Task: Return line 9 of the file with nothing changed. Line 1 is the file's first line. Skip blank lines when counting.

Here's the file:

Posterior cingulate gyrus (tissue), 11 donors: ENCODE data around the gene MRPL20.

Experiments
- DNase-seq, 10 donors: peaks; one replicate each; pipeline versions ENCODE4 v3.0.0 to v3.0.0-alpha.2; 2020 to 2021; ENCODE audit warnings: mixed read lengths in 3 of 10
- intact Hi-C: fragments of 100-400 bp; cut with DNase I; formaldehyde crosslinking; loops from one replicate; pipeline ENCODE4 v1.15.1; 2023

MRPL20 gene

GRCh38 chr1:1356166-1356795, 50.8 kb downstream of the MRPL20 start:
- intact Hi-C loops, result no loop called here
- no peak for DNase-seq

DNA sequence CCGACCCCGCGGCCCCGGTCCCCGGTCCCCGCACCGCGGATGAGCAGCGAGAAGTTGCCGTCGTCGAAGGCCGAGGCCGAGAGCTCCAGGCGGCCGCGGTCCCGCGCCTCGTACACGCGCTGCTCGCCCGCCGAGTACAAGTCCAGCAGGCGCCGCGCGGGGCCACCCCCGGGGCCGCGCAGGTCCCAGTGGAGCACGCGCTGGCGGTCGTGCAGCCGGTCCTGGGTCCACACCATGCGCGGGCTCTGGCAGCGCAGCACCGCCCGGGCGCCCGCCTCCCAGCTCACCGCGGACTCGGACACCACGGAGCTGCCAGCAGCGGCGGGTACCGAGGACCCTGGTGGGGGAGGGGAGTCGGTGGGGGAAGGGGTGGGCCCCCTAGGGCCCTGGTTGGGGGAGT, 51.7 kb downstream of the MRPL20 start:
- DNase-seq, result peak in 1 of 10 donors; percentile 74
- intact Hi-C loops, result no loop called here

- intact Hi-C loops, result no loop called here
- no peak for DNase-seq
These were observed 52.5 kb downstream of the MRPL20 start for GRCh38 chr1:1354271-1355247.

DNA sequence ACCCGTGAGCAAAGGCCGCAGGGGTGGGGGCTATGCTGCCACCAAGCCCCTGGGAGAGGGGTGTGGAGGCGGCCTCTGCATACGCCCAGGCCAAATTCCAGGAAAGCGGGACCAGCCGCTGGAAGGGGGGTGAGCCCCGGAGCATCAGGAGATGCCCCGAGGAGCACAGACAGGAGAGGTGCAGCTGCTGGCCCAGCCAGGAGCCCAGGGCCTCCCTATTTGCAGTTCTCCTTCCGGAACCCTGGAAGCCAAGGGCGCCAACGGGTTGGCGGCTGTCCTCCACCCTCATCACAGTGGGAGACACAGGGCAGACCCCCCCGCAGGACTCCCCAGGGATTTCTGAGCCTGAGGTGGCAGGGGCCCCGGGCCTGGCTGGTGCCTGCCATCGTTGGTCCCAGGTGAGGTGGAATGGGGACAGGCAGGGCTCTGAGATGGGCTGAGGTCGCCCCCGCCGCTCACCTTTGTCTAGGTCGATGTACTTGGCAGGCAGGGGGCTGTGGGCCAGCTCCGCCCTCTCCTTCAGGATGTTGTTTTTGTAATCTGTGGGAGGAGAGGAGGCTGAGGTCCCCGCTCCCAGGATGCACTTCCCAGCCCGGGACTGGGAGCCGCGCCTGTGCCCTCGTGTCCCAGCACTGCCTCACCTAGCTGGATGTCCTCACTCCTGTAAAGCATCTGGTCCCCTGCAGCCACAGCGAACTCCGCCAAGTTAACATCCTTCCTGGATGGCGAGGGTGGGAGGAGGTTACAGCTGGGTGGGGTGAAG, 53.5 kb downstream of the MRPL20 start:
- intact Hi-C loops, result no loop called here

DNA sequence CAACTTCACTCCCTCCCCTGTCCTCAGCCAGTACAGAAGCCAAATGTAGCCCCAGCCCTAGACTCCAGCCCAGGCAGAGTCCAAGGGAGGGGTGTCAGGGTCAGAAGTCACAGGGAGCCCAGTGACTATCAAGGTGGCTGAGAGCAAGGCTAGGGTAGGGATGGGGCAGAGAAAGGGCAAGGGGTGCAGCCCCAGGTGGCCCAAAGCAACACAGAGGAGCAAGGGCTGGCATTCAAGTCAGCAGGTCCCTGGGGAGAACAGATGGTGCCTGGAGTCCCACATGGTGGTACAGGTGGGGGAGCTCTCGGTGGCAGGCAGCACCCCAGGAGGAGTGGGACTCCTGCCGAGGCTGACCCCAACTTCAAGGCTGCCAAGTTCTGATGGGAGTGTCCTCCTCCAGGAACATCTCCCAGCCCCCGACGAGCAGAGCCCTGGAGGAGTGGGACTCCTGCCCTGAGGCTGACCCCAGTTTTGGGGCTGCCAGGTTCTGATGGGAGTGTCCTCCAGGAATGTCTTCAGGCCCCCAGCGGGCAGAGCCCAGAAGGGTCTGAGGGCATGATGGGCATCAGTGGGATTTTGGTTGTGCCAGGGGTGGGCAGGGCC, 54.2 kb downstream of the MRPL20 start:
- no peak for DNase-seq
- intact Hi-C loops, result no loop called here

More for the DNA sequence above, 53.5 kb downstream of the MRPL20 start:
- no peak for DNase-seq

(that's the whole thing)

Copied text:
DNA sequence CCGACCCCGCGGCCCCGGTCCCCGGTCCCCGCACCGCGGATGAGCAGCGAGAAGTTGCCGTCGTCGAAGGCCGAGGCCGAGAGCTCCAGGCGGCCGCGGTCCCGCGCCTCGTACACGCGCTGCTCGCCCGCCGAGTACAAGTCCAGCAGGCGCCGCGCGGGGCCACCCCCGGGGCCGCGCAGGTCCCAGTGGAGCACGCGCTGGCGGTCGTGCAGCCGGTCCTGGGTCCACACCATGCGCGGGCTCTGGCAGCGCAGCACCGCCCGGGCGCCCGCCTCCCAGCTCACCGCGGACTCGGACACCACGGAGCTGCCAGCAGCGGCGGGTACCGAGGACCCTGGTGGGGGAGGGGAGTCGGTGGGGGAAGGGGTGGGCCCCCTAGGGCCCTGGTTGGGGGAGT, 51.7 kb downstream of the MRPL20 start: